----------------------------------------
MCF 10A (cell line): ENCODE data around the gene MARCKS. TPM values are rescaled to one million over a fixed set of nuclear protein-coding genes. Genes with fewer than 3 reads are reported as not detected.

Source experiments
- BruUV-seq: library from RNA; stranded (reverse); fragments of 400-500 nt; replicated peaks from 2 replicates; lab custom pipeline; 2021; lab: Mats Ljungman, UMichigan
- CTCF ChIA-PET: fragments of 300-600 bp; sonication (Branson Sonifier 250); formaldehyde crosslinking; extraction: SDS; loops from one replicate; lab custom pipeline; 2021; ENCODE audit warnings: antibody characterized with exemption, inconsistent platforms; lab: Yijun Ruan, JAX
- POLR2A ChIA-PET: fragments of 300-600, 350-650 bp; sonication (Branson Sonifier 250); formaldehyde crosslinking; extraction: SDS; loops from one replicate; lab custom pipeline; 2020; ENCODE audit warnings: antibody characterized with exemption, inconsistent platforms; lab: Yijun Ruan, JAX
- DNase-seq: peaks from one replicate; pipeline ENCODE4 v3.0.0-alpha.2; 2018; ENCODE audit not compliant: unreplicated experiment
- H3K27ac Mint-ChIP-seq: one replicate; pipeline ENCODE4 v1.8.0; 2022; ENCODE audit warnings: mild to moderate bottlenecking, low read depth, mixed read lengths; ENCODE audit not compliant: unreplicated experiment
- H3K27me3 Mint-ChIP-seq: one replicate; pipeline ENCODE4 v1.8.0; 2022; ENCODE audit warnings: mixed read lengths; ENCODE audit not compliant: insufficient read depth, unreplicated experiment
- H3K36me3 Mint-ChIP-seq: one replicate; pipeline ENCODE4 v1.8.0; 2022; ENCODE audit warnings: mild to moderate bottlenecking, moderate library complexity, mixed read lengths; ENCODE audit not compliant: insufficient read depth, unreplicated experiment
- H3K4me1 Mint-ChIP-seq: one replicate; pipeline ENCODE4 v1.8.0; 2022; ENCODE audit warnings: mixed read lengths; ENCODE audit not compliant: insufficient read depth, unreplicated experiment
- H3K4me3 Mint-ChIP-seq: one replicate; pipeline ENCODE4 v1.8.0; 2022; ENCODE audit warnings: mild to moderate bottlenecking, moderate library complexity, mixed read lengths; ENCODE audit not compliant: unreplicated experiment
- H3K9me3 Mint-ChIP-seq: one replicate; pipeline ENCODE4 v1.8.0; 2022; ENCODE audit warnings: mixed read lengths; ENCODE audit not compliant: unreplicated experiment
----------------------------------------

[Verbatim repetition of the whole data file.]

MCF 10A (cell line): ENCODE data around the gene MARCKS. TPM values are rescaled to one million over a fixed set of nuclear protein-coding genes. Genes with fewer than 3 reads are reported as not detected.

Source experiments
- BruUV-seq: library from RNA; stranded (reverse); fragments of 400-500 nt; replicated peaks from 2 replicates; lab custom pipeline; 2021; lab: Mats Ljungman, UMichigan
- CTCF ChIA-PET: fragments of 300-600 bp; sonication (Branson Sonifier 250); formaldehyde crosslinking; extraction: SDS; loops from one replicate; lab custom pipeline; 2021; ENCODE audit warnings: antibody characterized with exemption, inconsistent platforms; lab: Yijun Ruan, JAX
- POLR2A ChIA-PET: fragments of 300-600, 350-650 bp; sonication (Branson Sonifier 250); formaldehyde crosslinking; extraction: SDS; loops from one replicate; lab custom pipeline; 2020; ENCODE audit warnings: antibody characterized with exemption, inconsistent platforms; lab: Yijun Ruan, JAX
- DNase-seq: peaks from one replicate; pipeline ENCODE4 v3.0.0-alpha.2; 2018; ENCODE audit not compliant: unreplicated experiment
- H3K27ac Mint-ChIP-seq: one replicate; pipeline ENCODE4 v1.8.0; 2022; ENCODE audit warnings: mild to moderate bottlenecking, low read depth, mixed read lengths; ENCODE audit not compliant: unreplicated experiment
- H3K27me3 Mint-ChIP-seq: one replicate; pipeline ENCODE4 v1.8.0; 2022; ENCODE audit warnings: mixed read lengths; ENCODE audit not compliant: insufficient read depth, unreplicated experiment
- H3K36me3 Mint-ChIP-seq: one replicate; pipeline ENCODE4 v1.8.0; 2022; ENCODE audit warnings: mild to moderate bottlenecking, moderate library complexity, mixed read lengths; ENCODE audit not compliant: insufficient read depth, unreplicated experiment
- H3K4me1 Mint-ChIP-seq: one replicate; pipeline ENCODE4 v1.8.0; 2022; ENCODE audit warnings: mixed read lengths; ENCODE audit not compliant: insufficient read depth, unreplicated experiment
- H3K4me3 Mint-ChIP-seq: one replicate; pipeline ENCODE4 v1.8.0; 2022; ENCODE audit warnings: mild to moderate bottlenecking, moderate library complexity, mixed read lengths; ENCODE audit not compliant: unreplicated experiment
- H3K9me3 Mint-ChIP-seq: one replicate; pipeline ENCODE4 v1.8.0; 2022; ENCODE audit warnings: mixed read lengths; ENCODE audit not compliant: unreplicated experiment